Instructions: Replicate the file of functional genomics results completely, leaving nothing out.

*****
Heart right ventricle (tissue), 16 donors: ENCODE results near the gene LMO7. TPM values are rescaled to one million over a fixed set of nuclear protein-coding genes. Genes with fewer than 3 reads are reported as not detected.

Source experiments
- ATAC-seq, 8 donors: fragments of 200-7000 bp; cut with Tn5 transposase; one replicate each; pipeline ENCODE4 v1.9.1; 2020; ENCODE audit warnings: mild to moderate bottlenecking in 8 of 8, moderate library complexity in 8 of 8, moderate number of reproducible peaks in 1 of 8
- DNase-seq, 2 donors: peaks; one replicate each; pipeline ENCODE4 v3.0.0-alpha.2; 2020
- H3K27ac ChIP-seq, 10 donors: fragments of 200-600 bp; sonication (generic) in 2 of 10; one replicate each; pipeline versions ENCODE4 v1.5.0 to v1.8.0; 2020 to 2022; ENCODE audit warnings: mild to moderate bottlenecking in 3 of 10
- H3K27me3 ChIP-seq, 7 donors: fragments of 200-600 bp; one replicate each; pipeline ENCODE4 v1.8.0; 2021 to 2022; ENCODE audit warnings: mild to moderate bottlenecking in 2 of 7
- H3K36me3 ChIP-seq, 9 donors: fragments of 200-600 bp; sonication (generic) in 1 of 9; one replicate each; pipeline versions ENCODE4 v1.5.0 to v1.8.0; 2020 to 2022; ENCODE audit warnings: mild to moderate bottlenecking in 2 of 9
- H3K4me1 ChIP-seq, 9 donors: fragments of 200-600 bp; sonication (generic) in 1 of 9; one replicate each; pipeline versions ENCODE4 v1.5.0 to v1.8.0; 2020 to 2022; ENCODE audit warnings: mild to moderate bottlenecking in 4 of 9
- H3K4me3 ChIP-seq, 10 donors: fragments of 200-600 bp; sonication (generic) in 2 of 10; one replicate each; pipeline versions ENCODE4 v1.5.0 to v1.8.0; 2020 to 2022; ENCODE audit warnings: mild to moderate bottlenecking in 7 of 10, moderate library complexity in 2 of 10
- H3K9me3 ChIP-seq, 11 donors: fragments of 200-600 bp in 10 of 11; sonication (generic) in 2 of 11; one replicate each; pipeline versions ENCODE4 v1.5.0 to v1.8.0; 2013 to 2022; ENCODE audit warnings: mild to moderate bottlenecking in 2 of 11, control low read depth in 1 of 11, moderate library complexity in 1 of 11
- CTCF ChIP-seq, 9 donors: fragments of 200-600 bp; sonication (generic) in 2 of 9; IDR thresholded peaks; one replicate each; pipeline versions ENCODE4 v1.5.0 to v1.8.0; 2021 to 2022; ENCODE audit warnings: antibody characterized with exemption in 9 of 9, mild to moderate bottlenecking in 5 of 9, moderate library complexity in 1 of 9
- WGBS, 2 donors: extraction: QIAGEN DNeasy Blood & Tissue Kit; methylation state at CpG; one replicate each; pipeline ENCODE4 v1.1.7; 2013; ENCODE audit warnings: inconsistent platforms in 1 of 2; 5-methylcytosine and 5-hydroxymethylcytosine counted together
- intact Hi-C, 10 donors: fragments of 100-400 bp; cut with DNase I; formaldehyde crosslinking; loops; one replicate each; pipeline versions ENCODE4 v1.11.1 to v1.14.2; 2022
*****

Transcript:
Heart right ventricle (tissue), 16 donors: ENCODE results near the gene LMO7. TPM values are rescaled to one million over a fixed set of nuclear protein-coding genes. Genes with fewer than 3 reads are reported as not detected.

Source experiments
- ATAC-seq, 8 donors: fragments of 200-7000 bp; cut with Tn5 transposase; one replicate each; pipeline ENCODE4 v1.9.1; 2020; ENCODE audit warnings: mild to moderate bottlenecking in 8 of 8, moderate library complexity in 8 of 8, moderate number of reproducible peaks in 1 of 8
- DNase-seq, 2 donors: peaks; one replicate each; pipeline ENCODE4 v3.0.0-alpha.2; 2020
- H3K27ac ChIP-seq, 10 donors: fragments of 200-600 bp; sonication (generic) in 2 of 10; one replicate each; pipeline versions ENCODE4 v1.5.0 to v1.8.0; 2020 to 2022; ENCODE audit warnings: mild to moderate bottlenecking in 3 of 10
- H3K27me3 ChIP-seq, 7 donors: fragments of 200-600 bp; one replicate each; pipeline ENCODE4 v1.8.0; 2021 to 2022; ENCODE audit warnings: mild to moderate bottlenecking in 2 of 7
- H3K36me3 ChIP-seq, 9 donors: fragments of 200-600 bp; sonication (generic) in 1 of 9; one replicate each; pipeline versions ENCODE4 v1.5.0 to v1.8.0; 2020 to 2022; ENCODE audit warnings: mild to moderate bottlenecking in 2 of 9
- H3K4me1 ChIP-seq, 9 donors: fragments of 200-600 bp; sonication (generic) in 1 of 9; one replicate each; pipeline versions ENCODE4 v1.5.0 to v1.8.0; 2020 to 2022; ENCODE audit warnings: mild to moderate bottlenecking in 4 of 9
- H3K4me3 ChIP-seq, 10 donors: fragments of 200-600 bp; sonication (generic) in 2 of 10; one replicate each; pipeline versions ENCODE4 v1.5.0 to v1.8.0; 2020 to 2022; ENCODE audit warnings: mild to moderate bottlenecking in 7 of 10, moderate library complexity in 2 of 10
- H3K9me3 ChIP-seq, 11 donors: fragments of 200-600 bp in 10 of 11; sonication (generic) in 2 of 11; one replicate each; pipeline versions ENCODE4 v1.5.0 to v1.8.0; 2013 to 2022; ENCODE audit warnings: mild to moderate bottlenecking in 2 of 11, control low read depth in 1 of 11, moderate library complexity in 1 of 11
- CTCF ChIP-seq, 9 donors: fragments of 200-600 bp; sonication (generic) in 2 of 9; IDR thresholded peaks; one replicate each; pipeline versions ENCODE4 v1.5.0 to v1.8.0; 2021 to 2022; ENCODE audit warnings: antibody characterized with exemption in 9 of 9, mild to moderate bottlenecking in 5 of 9, moderate library complexity in 1 of 9
- WGBS, 2 donors: extraction: QIAGEN DNeasy Blood & Tissue Kit; methylation state at CpG; one replicate each; pipeline ENCODE4 v1.1.7; 2013; ENCODE audit warnings: inconsistent platforms in 1 of 2; 5-methylcytosine and 5-hydroxymethylcytosine counted together
- intact Hi-C, 10 donors: fragments of 100-400 bp; cut with DNase I; formaldehyde crosslinking; loops; one replicate each; pipeline versions ENCODE4 v1.11.1 to v1.14.2; 2022